This photo shows a boarding school for girls of the Roman Catholic Congregation of Our Lady of Charity of the Good Shepherd in Leiderdorp in the Netherlands in 1965.
The Congregation has a representative at the United Nations, and has spoken out against human trafficking. But they are now accused of child trafficking across Ireland. …
[In Australia] Education for residents was either of poor quality or lacking altogether. … In 2004 the Australian Parliament released a report that included Good Shepherd laundries in Australia for criticism. “We acknowledge” [writes the Australian Province Leader Sister Anne Manning] “that for numbers of women, memories of their time with Good Shepherd are painful. We are deeply sorry for acts of verbal or physical cruelty that occurred: such things should never have taken place in a Good Shepherd facility. The understanding that we have been the cause of suffering is our deep regret as we look back over our history.” …
The Congregation ran institutions which provided residential accommodation for children and adults in Belfast, Derry and Newry in Northern Ireland. These institutions were the subject of the two-week Module 12 of the Northern Ireland Historical Institutional Abuse Inquiry into sexual and physical abuse of children—not taking into account young women over the age of 18, the majority of residents—starting on 7 March 2016.
The inquiry, under Sir Anthony Hart, reported in January 2017. In regard to the Good Shepherd Sisters facilities in Belfast, Derry and Newry, the retired judge said there had been “unacceptable practices” of young girls being forced to do industrial work in the laundries. He recommended compensation of £7,500 and £100,000 per person. An apology on behalf of the Sisters said “we regret that some of our former residents have painful memories of the time spent in our care.”
The Ireland branch of the congregation has been accused of labor abuse, with inmates forced by nuns to perform laborious work in laundries and factory-like setups for pocket-money pay for companies such as Hasbro.
In Dublin in 1993 a mass grave containing over 150 bodies was found on the grounds belonging to the Sisters after it was sold to property developers. The bodies were reburied elsewhere and the scandal caused a reevaluation of the Order’s work.
This video is a clip from the Franco-Belgian film Les diablesses about the scandal.
And now, the congregation in the Netherlands.
Translated from Dutch NOS TV today:
Women demand redress for forced labour in Catholic boarding schools
In over a century – between 1860 and 1973 – at least 15,000 women have done forced labour in Catholic institutions. They were not paid for their work in, for example, laundries and sewing workshops. The NRC daily investigated the abuses and figured out how many girls and women it was.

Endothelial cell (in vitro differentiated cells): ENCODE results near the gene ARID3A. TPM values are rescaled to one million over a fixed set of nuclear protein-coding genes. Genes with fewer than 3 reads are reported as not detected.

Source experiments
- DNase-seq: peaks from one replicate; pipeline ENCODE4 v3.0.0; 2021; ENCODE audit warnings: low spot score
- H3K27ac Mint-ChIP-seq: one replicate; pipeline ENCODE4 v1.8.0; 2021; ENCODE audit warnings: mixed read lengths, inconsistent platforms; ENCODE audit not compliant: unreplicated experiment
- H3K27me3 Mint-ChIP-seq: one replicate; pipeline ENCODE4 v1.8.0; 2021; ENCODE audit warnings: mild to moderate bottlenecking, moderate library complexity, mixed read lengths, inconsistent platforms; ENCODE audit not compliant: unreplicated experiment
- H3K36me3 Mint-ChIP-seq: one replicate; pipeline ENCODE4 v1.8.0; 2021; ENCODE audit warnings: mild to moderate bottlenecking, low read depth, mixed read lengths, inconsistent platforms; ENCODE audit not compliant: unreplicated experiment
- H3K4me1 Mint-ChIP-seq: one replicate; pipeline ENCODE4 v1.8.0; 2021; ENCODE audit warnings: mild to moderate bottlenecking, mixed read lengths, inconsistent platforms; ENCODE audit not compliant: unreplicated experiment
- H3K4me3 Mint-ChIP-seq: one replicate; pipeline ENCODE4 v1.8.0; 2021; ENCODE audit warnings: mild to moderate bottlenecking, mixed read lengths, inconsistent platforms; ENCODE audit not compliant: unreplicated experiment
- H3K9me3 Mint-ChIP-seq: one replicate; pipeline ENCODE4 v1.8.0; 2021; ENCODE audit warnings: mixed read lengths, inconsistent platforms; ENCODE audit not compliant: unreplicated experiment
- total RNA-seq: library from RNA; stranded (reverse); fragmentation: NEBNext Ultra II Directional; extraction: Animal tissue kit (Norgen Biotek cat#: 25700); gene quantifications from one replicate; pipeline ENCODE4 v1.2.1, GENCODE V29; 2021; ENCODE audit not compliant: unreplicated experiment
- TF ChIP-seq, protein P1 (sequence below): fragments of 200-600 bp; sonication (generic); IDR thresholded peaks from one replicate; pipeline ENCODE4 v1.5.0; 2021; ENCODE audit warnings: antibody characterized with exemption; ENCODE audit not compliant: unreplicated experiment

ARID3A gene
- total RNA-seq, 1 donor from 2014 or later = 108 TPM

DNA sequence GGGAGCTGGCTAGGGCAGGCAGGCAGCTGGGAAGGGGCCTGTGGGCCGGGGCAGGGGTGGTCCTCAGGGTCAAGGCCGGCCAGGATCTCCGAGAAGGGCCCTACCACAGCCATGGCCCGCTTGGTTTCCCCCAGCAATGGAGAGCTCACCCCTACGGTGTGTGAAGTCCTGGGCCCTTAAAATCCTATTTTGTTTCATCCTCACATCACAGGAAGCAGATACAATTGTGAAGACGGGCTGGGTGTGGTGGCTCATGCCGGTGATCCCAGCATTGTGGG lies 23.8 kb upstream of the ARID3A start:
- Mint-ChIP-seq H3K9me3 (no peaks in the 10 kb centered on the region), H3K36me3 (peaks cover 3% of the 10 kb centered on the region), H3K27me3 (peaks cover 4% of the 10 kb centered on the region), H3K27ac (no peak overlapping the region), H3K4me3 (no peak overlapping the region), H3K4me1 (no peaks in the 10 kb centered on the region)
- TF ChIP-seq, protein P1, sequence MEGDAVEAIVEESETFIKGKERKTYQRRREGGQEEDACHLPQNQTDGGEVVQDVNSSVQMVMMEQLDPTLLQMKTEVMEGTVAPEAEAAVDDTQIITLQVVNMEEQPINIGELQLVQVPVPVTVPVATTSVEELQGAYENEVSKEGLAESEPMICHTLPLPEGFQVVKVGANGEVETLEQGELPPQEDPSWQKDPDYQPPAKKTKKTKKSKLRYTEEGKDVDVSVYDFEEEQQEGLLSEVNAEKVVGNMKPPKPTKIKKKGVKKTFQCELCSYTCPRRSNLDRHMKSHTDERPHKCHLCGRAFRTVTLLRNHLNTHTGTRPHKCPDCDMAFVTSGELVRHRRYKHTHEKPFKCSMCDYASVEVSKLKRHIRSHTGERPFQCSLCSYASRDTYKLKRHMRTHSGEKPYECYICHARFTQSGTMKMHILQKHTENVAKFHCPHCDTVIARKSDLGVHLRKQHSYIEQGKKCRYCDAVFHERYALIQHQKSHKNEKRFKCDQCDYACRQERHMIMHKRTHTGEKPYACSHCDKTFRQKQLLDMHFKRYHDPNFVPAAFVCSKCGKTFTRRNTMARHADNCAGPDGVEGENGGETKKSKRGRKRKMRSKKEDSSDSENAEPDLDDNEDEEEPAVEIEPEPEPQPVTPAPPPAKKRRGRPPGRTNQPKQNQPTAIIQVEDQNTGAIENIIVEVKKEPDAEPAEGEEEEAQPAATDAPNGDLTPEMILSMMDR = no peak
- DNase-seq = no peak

Abuse survivor Ms Margôt Verhagen, raped at a Congregation of Our Lady of Charity of the Good Shepherd boarding school, recalls in an NRC interview today that the school’s garden was surrounded by barbed wire.
In another NRC interview today, survivor Ms Jo Keepers says: ‘We were not more than slaves.’ The forced labour was financially lucrative for the congregation. Hardly any education. Sexual abuse. Ms Keepers ran away several times, but was brought back by police and then punished by the nuns.
The practice itself was already known. Annemie Knibbe of the Women’s Platform on Religious Child Abuse four years ago in Trouw daily already mentioned the children’s homes of the Sisters of the Good Shepherd, where thousands of women did forced labour. Five women have reported abuse of power.
These five women now demand apologies and payment of non-received wages. They are supported in this by the Women’s Platform. They want the government to do independent investigation about the exploitation, investigation in which also the role of the government should be considered.
Similar abuses have also occurred in Ireland. The same congregation, the Sisters of the Good Shepherd, was involved. At the beginning of this century, the Irish government apologized and paid damage.
The congregation has informed the NRC that the victims have been offered an apology. The sisters, however, refuse to pay compensation because of the time bar in the cases.
In the sewing workshops and laundries, so-called fallen women worked. … Until the beginning of the 1970s
Ms Barbara Hoijtink comments: ‘The forced labor was till 1979 in Almelo. I am one of the victims and have lived there from 1976 till 1979.’
they were placed there in the institutions against their will by the government, guardianship associations, the child protection service and parents.
The work there was presented as penance. The business orders came from factories, clothing companies, hotels and hospitals, but also from private individuals. In 1933 an order came in for 40,000 army shirts.
The institutions of the Sisters of the Good Shepherd were located in Tilburg, Zoeterwoude, Almelo and Velp.
See also here.
Here is a document about a Dutch woman sexually abused as a child at a Congregation of Our Lady of Charity of the Good Shepherd boarding school.